On her way home, a stop-off at Gibraltar saw the crews of KENT and IRON DUKE race up the Rock in the traditional 'rock race', which is 3 miles (4.8 km) long and ascends 1,300 feet (400 m). Midshipman Cator was the winner with a time of under 24 minutes
In June 2010, KENT...

I-168 submarine.

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I-168 submarine.

Postby aukepalmhof » Wed Jul 14, 2010 9:24 pm

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Built as a submarine by the Kure Naval Arsenal at Kure for the Imperial Japanese Navy.
18 June 1931 laid down.
26 June 1933 launched as the I-68. She was one of the KD6A type class of submarines of which 8 were built.
Displacement 1.785 tons surface, 2.440 tons submerged. Dim. 104.7 x 8.2 x 4.6m. (draught).
Powered by two Kampon MK 1A model 8 diesel engines, 9,000 hp and 2 electric motors, 1,800 hp, twin shafts, speed surface 23 knots, submerged 8.25 knots.
Fuel 341 tons.
Range by a speed of 10 knots on the surface 14,000 miles.
Armament 4 – 533m torpedo tubes forward and 2 x 533 torpedo tubes at the stern, carried 14 torpedoes. 1 – 10cm deck gun.
Diving depth maximum 75 meter.
Crew 70.
31 July 1934 commissioned.

Based at the Kure Naval District.
The class was a faster than their predecessors and at that time she were the fastest submarine in the world.
25 July 1941 under command of Comdr. Nakamura Otoji.
23 November 1941 she departs from Kwajalien bound for the waters off Hawaii to perform reconnaissance duties in preparation for the impending attack on Pearl Harbor.
02 December she received the code signal “Niitakayama nobore (Climb Mount Niitaka) 1208”, which informs her that the hostilities commence on 07 December 1941.
On that day she patrolled the waters 25 miles sw of Oahu.
13 December she patrols the waters off Hawaii and was subjected to 21 separate depth charge attacks on that day and later, the attacks wreck many of her batteries and she got flooding in her aft torpedo tubes.
31 December she returns to Japan.
09 January 1942 arrived at Kure for repair.

20 May 1942 she is renumbered in I-168.
23 May under command of Comdr. Tanabe Yahachi she left Kure for her second war patrol in the waters off Midway.
02 June her arrived of Midway and made her first periscope reconnaissance of Sand Island, in which Yahachi reported unusually frequent patrol aircraft launches.
04 June she made periscope observations during the first Japanese air attack on Midway.
Later that day she received orders to commence shelling the airfield on Eastern Island. Midway.
05 June at 01.24 she surfaces within 1,100 yards sw of Midway and opened fire, she fires six shells but did not inflict any damage. She withdrew when she came under fire of U.S.A. Marine forces.
Thereafter she was briefly chased and depth charged by an American patrol vessel.

After the crippled aircraft carrier USS YORKTOWN was spotted by Japanese floatplane, she was ordered to sink the carrier.
She was running on the surface full speed towards the YORKTOWN she was attacked by a Catalina patrol plane, but the I-168 she dives and escape.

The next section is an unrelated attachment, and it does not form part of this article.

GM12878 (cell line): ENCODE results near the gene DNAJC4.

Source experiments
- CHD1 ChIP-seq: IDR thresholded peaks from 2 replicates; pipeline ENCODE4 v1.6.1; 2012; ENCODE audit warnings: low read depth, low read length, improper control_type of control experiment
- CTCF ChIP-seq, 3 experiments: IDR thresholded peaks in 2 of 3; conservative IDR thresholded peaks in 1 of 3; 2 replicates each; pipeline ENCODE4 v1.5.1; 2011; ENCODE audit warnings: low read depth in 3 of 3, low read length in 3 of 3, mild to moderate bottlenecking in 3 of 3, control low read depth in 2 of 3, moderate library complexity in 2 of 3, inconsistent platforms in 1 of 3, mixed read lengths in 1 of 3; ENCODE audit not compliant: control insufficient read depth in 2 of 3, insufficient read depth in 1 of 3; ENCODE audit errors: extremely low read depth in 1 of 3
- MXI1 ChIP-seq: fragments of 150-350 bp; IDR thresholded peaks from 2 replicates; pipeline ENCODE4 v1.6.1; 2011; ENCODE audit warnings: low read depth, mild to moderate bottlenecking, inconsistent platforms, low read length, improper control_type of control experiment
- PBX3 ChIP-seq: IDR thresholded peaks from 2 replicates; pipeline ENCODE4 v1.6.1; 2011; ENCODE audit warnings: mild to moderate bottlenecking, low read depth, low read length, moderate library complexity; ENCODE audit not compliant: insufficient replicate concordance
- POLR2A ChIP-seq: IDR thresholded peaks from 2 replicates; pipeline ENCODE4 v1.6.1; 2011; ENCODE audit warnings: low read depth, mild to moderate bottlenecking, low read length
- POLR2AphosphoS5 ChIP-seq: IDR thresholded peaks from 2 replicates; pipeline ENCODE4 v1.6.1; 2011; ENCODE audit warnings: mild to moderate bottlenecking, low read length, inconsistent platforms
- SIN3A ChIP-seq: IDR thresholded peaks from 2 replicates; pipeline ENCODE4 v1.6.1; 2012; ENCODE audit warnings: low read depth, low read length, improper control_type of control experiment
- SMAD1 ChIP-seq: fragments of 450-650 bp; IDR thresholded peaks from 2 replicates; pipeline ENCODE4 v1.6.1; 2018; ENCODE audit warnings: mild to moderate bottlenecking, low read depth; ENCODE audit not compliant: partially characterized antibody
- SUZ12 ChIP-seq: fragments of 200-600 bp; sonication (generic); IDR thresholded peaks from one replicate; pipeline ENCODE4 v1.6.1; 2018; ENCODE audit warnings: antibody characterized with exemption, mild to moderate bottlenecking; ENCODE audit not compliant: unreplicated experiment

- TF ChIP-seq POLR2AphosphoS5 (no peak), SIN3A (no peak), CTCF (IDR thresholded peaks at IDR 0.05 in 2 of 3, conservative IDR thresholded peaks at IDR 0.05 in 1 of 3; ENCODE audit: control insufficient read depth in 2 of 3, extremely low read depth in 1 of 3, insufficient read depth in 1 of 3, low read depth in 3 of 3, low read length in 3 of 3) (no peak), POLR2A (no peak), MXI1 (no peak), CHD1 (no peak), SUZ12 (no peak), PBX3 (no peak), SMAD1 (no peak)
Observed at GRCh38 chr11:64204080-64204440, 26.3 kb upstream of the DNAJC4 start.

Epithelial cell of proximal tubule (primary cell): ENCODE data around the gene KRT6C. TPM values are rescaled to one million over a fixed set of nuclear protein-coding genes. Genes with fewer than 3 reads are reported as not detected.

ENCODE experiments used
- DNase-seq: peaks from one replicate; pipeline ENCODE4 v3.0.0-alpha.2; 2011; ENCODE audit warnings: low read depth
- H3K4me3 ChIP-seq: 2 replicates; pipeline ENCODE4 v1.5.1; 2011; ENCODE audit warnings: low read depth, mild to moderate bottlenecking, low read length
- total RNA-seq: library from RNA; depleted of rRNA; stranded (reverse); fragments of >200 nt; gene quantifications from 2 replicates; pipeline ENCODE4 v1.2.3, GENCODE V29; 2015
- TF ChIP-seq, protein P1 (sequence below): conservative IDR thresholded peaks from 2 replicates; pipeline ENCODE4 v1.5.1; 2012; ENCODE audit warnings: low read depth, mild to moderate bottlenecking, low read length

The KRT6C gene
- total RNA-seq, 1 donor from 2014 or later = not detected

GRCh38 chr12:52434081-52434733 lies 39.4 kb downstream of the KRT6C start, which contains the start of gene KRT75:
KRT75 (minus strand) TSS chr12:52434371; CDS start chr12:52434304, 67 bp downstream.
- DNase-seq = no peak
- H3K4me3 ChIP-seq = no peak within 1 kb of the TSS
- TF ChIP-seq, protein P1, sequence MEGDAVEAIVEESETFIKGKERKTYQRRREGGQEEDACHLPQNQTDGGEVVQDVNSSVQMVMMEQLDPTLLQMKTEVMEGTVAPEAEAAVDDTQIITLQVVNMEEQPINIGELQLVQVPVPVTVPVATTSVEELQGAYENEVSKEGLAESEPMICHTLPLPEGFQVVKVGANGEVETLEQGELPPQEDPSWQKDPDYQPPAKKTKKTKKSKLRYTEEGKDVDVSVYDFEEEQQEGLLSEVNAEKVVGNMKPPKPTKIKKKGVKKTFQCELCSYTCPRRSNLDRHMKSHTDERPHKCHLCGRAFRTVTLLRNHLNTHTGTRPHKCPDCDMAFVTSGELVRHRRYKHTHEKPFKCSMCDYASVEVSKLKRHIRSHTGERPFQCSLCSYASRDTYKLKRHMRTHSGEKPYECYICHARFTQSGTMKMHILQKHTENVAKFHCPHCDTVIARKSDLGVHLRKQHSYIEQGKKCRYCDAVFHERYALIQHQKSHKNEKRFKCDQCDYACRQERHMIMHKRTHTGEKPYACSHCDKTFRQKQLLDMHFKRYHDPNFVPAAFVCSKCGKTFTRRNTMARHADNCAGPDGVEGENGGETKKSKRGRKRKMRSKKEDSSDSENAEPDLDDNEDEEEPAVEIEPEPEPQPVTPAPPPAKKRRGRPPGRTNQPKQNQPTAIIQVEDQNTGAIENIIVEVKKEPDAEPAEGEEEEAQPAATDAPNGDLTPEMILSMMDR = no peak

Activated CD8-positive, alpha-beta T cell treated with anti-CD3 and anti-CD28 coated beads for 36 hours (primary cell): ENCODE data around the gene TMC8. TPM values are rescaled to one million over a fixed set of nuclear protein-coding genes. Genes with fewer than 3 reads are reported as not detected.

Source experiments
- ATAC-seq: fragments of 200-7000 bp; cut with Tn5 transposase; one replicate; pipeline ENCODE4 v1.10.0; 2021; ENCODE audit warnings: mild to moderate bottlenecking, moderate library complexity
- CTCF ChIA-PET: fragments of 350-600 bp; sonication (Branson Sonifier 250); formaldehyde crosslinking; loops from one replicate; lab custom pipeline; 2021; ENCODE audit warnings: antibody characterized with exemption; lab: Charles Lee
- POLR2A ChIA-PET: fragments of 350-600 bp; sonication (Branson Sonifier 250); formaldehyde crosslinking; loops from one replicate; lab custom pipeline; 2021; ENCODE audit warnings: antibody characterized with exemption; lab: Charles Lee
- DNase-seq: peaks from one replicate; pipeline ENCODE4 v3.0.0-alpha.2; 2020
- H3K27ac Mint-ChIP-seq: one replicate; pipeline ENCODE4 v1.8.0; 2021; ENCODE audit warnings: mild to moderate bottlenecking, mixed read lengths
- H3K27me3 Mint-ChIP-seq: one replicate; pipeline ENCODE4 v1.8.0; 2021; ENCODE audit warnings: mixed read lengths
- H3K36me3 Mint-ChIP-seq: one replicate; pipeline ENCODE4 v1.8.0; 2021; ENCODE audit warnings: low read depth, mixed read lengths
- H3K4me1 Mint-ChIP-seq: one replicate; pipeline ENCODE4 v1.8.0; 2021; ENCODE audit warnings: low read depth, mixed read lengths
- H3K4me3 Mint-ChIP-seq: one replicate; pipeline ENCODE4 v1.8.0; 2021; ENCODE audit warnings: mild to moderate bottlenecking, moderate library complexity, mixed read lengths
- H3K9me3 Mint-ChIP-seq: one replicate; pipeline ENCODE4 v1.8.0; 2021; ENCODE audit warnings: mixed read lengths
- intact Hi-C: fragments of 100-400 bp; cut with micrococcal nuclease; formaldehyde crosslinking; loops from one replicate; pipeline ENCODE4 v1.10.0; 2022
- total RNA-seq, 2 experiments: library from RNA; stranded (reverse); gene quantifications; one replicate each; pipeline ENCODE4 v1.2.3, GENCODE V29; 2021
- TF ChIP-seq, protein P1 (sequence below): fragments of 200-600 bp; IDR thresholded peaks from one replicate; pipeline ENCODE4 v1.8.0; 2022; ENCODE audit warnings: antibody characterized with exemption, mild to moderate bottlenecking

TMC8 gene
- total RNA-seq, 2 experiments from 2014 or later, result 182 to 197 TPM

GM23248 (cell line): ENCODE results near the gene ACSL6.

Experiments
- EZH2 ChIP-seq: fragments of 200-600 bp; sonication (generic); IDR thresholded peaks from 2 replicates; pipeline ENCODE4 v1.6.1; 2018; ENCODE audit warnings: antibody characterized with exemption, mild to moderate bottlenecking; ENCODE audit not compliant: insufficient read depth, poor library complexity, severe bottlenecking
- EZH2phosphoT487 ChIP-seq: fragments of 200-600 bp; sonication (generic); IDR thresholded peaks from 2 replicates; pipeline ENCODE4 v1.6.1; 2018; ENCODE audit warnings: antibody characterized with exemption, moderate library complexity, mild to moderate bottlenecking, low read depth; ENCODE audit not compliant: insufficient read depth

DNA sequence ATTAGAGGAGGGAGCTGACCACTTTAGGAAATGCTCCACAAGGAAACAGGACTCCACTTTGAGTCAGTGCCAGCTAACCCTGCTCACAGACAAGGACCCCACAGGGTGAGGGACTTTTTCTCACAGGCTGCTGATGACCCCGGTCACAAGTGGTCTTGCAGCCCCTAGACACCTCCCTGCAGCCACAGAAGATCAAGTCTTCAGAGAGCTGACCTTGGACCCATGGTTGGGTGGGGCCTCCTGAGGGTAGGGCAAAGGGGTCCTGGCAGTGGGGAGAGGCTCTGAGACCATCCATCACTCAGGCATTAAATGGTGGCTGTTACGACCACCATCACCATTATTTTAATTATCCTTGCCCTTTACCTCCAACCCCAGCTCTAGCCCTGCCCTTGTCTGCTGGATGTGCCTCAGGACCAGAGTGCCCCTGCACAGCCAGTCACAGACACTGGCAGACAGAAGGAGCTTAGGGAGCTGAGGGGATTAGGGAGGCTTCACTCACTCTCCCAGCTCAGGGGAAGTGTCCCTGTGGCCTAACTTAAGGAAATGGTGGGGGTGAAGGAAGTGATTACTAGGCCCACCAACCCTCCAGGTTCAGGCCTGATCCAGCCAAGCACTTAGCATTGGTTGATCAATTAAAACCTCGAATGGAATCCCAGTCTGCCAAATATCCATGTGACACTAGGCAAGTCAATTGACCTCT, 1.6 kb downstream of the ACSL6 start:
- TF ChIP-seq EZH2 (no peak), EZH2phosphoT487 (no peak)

06 June at 04.10 she sighted the YORKTOWN about 12 miles away. And at 06.00 they spotted the first destroyer. He submerges and slows down to three knots. The YORKTOWN got six destroyers circling and protecting the carrier.
USS HAMMANN was alongside the YORKTOWN on the starboard side and provides power for the carrier’s pumps and for fighting the still burning fires on board the carrier.

The I-168 skilfully makes her approach to the carrier, and undetected he penetrated the destroyer screen.
At 13.32 he fires two torpedoes from 1500 yards, three seconds more an other two torpedoes, the first hit the HAMMANN which break her back which sinks her in about four minutes. When she goes down her depth charges exploding and kills 81 men.
At 13.36 two torpedoes hit the YORKTOWN starboard side below the bridge, the other missed.

The same time the American destroyer commence a counter attack, a destroyer who passed over the submerged submarine dropt two depth charges, after more attacks the I-168 got flooding in the torpedo room and manoeuvring room, her battery cells are extensively damaged.
At 1640 when her batteries are almost exhausted the I-168 surfaced and found out that the destroyers were away about five miles and with the best speed the I-168 disappeared from the scene.
She was sighted by the destroyers and one fired intermittently at her. Some emergency repairs were carried out and fixed where after she dived again. She escaped after some 40 depth charge attacks.

07 June low on fuel she slowly sails for Japan arriving in Yokosuka with almost empty tanks, for refuelling. Then she proceeds to Kure for repairs.

31 August 1942 her repairs completed and she left from Sasebo, Japan under command of Lieutenant Commander Katsuji Watanabe. She was reassigned to cargo transportation missions to the beleaguered Solomon Islands and Kiska.

25 July 1943 she departs Truk for Rabaul.
She sends till 27 July regular situation reports while sailing in the Isabel Strait.
That day at dusk she sighted around 17.54 an surfaced enemy submarine in the Steffen Strait between New Ireland and New Hanover. The I-168 fires a torpedo at the submarine but missed, the USS SCAMP which she missed spotted the incoming torpedo. LtCdr. Walter E. Ebert the skipper of the boat gives full ahead and crass dives. He dives to 220 feet before levelling off and the torpedo of the I-168 passed overhead.
Then he returned to periscope depth and at 18.12 he fires four torpedoes at I-168 that sinks her 60 miles off New Hanover in a position 02 05S, 149 01E.
The I-168 was lost with all hands, 97 crew members lost there life.

(The stamp shows the submarine surfaced which was not the case, also when she launched her torpedoes from that position she hardly could hit the HAMMANN.)

Uganda 1992 200s sg1060, scott975j.

Source: and various other web-sites.